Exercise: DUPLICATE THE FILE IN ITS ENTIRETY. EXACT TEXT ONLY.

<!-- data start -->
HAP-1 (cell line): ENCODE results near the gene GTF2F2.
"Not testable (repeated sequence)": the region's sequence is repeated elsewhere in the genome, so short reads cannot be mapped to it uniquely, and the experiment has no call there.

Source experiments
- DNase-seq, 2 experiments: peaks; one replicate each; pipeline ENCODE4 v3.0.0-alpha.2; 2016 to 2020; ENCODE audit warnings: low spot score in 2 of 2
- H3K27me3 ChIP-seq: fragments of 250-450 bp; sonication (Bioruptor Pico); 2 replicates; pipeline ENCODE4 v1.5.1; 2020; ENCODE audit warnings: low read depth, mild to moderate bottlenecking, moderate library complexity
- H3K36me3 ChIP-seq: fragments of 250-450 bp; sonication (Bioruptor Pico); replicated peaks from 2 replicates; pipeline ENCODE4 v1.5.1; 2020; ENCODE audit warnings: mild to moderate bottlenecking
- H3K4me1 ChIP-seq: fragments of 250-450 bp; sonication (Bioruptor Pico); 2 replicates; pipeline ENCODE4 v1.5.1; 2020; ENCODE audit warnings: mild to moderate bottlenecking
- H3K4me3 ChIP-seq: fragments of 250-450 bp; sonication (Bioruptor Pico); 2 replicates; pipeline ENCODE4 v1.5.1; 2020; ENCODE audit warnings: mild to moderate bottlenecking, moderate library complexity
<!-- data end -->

HAP-1 (cell line): ENCODE results near the gene GTF2F2.
"Not testable (repeated sequence)": the region's sequence is repeated elsewhere in the genome, so short reads cannot be mapped to it uniquely, and the experiment has no call there.

Source experiments
- DNase-seq, 2 experiments: peaks; one replicate each; pipeline ENCODE4 v3.0.0-alpha.2; 2016 to 2020; ENCODE audit warnings: low spot score in 2 of 2
- H3K27me3 ChIP-seq: fragments of 250-450 bp; sonication (Bioruptor Pico); 2 replicates; pipeline ENCODE4 v1.5.1; 2020; ENCODE audit warnings: low read depth, mild to moderate bottlenecking, moderate library complexity
- H3K36me3 ChIP-seq: fragments of 250-450 bp; sonication (Bioruptor Pico); replicated peaks from 2 replicates; pipeline ENCODE4 v1.5.1; 2020; ENCODE audit warnings: mild to moderate bottlenecking
- H3K4me1 ChIP-seq: fragments of 250-450 bp; sonication (Bioruptor Pico); 2 replicates; pipeline ENCODE4 v1.5.1; 2020; ENCODE audit warnings: mild to moderate bottlenecking
- H3K4me3 ChIP-seq: fragments of 250-450 bp; sonication (Bioruptor Pico); 2 replicates; pipeline ENCODE4 v1.5.1; 2020; ENCODE audit warnings: mild to moderate bottlenecking, moderate library complexity